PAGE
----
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  1. #1
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    executing PHP within user-supplied content

    i'm creating a small app for someone who wants to control the content of each page from a DB.

    effectively it'd be a template file with header, footer, etc all pre-built, and the content area supplied from a TEXT field in a MySQL table - basically the same idea wordpress uses.

    this is all fine, but a couple pages would require some php - e.g., a list of events or users or articles, whatever, that are managed in different tables.

    i can do this with eval - something like:

    Code:
    function render_content($string) {
    	ob_start();
    	eval("?>$string<?php ");
    	$returns = ob_get_contents();
    	ob_end_clean();
    	return $returns;
    }
    but i wonder if there's a better way. i can probably limit whatever code needs to be executed in include files, so i thought maybe include some arbitrary tag and use regexp to parse it out... maybe modeled after a conditional comment, e.g.,

    Code:
    <!--[include]some-file.inc.php-->
    // or even...
    <include>some-file.inc.php</include>
    but, again, not thrilled with the approach, and wondered if anyone had a better idea.

    i should probably mention that it's not going to be a "content or include" setup - it probably won't be one or the other, exclusively, and is likely to be a mix on those pages that require it - the php might need to appear before, after, or in the middle of whatever arbitrary markup the user happens to supply, e.g.

    Code:
    <h1>This is a list of stuff</h1>
    <p>Some explanation lorem ipsum dolor sit ahmet.</p>
    <?php include('some-file.inc.php'); ?>
    <em>But this caveat applies to the above list.</em>
    <div>
      Something totally unrelated.
      <img src="pic.jpg" />
    </div>
    not sure I explained that very well, but hopefully the concept comes across.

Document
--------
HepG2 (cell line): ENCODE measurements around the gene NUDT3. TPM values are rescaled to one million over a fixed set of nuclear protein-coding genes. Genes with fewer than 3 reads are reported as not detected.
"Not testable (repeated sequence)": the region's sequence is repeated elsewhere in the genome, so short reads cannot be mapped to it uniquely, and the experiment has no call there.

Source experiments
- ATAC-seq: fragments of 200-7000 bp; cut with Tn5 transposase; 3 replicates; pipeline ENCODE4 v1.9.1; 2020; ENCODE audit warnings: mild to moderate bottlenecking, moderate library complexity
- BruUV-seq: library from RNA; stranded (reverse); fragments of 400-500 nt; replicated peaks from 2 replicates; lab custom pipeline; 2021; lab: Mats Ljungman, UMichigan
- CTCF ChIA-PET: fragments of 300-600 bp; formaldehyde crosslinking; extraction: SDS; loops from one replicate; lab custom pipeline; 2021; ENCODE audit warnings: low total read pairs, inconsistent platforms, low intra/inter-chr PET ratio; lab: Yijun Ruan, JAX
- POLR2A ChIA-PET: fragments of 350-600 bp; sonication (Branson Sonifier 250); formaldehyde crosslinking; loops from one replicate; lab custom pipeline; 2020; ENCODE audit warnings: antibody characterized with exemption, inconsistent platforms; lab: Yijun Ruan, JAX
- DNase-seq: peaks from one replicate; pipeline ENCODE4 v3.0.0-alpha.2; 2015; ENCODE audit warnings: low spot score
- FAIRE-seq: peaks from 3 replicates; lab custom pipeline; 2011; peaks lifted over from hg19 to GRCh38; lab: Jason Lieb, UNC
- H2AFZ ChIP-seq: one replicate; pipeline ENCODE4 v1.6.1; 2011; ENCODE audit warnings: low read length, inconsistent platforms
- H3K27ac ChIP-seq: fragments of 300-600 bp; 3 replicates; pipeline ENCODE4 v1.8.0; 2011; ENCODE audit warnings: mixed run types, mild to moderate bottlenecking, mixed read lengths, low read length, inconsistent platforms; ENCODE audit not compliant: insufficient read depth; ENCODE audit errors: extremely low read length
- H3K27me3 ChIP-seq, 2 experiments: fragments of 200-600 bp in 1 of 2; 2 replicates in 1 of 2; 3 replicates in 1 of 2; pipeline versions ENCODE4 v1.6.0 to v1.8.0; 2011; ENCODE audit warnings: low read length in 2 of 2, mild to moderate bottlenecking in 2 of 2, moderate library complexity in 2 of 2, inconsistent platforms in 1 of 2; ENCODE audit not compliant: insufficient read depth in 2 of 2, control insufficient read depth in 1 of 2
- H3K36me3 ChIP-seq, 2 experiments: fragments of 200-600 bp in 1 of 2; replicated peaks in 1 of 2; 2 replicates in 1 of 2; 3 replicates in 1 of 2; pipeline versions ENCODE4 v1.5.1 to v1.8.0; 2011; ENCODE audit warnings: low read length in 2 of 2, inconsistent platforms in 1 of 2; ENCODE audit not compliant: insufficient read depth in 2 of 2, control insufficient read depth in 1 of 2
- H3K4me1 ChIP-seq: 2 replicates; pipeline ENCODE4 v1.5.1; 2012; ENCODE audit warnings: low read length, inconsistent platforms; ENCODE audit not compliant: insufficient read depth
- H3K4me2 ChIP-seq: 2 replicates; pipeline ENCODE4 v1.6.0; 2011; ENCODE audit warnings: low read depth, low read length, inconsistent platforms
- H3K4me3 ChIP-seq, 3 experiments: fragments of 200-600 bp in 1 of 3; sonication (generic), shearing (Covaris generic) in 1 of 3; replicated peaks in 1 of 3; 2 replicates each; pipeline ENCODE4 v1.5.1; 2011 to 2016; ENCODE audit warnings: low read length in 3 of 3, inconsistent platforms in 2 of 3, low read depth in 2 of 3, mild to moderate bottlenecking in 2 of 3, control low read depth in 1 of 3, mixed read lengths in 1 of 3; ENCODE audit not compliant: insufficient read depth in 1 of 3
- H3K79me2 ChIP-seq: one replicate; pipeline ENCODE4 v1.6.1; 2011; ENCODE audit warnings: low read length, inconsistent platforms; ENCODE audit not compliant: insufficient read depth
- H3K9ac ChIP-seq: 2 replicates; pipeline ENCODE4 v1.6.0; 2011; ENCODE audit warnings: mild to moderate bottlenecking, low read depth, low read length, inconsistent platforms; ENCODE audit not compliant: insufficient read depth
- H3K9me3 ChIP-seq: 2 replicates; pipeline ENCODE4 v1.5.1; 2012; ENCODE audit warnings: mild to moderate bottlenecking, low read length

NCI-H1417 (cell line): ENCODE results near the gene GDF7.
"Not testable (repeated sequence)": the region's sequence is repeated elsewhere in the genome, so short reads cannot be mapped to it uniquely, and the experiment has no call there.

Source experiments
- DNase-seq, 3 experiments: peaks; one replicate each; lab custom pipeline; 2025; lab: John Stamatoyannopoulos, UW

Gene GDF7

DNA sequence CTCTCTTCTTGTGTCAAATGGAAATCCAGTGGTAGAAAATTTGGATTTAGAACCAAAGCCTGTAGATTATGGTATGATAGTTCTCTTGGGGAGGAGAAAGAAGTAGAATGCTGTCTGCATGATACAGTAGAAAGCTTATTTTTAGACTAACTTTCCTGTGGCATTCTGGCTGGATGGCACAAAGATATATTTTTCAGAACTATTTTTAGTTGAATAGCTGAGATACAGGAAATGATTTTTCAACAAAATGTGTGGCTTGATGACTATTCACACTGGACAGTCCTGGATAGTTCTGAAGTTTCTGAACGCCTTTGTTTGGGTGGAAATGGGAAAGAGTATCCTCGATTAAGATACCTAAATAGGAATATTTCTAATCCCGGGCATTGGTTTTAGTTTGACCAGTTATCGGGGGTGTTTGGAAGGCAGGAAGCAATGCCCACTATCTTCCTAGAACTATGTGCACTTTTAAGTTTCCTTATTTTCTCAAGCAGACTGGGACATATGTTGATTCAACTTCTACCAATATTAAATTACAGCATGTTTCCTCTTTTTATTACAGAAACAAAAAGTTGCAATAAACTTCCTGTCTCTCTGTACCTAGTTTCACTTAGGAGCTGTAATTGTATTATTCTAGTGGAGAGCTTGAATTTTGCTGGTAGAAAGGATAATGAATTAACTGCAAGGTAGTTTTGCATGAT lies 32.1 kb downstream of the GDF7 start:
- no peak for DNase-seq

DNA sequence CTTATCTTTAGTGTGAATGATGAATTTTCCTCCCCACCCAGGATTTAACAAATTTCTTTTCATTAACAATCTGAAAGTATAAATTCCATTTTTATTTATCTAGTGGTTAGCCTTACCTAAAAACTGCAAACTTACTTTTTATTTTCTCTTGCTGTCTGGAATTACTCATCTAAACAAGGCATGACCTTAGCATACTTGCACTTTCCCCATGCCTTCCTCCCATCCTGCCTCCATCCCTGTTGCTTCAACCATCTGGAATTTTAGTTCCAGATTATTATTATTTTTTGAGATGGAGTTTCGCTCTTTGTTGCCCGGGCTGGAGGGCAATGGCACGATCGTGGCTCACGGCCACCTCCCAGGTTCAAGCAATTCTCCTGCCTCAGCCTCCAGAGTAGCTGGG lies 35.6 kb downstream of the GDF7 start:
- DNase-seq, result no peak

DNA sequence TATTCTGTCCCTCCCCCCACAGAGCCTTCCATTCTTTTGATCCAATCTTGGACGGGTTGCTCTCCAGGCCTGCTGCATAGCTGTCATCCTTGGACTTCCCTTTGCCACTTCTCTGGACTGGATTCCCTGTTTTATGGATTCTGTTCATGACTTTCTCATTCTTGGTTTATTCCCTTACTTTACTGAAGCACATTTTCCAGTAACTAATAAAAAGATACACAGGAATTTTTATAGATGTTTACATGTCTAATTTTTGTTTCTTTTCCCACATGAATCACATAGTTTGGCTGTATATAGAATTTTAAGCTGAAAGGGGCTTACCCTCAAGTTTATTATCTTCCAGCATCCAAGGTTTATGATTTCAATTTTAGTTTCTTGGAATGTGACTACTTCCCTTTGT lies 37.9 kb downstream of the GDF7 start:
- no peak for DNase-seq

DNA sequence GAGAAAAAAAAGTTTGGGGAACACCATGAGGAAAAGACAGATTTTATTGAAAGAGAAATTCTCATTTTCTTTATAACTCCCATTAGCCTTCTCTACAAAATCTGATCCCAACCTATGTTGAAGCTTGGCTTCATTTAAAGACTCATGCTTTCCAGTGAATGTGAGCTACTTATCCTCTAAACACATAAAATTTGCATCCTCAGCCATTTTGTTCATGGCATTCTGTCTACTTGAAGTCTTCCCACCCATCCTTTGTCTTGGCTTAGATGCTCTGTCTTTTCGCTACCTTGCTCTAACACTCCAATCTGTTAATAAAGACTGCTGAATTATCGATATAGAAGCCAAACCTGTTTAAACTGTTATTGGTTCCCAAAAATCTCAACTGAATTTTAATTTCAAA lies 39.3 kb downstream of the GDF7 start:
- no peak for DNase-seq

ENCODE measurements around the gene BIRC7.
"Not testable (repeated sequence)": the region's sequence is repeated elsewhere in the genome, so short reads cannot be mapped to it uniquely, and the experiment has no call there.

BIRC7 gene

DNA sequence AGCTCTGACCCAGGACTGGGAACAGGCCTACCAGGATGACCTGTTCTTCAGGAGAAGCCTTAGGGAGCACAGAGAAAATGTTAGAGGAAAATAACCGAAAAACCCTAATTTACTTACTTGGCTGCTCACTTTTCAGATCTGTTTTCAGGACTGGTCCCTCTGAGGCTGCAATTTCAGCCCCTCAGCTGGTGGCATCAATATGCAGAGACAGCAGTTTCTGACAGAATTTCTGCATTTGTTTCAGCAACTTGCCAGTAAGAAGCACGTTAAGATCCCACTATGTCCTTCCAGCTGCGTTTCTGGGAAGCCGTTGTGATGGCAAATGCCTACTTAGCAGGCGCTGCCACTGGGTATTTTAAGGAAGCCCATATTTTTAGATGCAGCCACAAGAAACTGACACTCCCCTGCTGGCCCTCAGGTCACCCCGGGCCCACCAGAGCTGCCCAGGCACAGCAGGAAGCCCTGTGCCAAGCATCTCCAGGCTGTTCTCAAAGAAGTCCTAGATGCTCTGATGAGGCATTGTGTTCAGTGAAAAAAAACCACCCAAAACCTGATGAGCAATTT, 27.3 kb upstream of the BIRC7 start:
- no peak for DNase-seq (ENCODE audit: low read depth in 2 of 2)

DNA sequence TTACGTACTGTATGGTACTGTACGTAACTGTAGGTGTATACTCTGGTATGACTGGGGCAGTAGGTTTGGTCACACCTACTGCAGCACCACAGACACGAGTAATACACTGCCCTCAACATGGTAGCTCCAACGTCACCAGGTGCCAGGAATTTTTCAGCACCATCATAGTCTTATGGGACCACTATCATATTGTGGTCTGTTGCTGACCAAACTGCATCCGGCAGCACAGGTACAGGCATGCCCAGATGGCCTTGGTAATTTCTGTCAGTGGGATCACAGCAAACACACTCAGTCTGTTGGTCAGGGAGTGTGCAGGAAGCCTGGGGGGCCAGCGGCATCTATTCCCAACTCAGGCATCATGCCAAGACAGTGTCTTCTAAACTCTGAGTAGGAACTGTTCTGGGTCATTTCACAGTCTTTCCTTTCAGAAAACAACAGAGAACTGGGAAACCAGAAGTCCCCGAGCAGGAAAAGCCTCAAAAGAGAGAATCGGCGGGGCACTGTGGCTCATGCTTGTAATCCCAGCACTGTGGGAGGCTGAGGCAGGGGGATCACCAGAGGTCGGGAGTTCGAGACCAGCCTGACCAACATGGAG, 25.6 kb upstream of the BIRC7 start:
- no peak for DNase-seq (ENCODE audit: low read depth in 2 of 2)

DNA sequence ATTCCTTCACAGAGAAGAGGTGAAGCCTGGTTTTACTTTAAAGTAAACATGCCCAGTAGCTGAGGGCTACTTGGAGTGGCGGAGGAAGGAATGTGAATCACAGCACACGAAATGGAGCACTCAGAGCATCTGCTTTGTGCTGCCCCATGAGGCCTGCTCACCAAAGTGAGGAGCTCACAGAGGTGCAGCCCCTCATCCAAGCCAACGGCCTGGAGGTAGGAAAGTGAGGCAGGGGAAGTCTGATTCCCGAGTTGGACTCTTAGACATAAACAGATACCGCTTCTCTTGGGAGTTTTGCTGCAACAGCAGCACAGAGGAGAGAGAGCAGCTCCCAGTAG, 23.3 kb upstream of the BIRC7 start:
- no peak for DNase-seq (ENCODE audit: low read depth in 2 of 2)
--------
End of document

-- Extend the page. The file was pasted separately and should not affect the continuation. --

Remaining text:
TYIA

  • #2
    Senior Coder
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    Personally, I'd go with the regex/include option. There's never a valid reason for using eval, in my book. Things that you should do:

    1) Create a a custom function for parsing and executing the include. Pass your extracted filename to that function and parse the string within the function so that you end up with a filename alone, and then include that file from a specified directory. Don't allow ../ or such in the filename, under any circumstances.

    2) Only parse and include that file if the editing user is logged in and of a specified user level. If they're not, parse and discard the include for the content.

    3) Don't allow direct PHP code within the content. Rather than doing as in your example above, do something like:

    Code:
    <h1>This is a list of stuff</h1>
    <p>Some explanation lorem ipsum dolor sit ahmet.</p>
    file_include('some-file.inc.php')
    <em>But this caveat applies to the above list.</em>
    <div>
      Something totally unrelated.
      <img src="pic.jpg" />
    </div>
    You have something which you can easily parse for and don't need to allow direct execution of PHP code. Simple answer is to be completely anal in what you accept, and discard anything which doesn't fit the bill.
    Last edited by MattF; 11-09-2010 at 03:27 PM.

  • Users who have thanked MattF for this post:

    big-momo (11-09-2010)

  • #3
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    that helps. thanks


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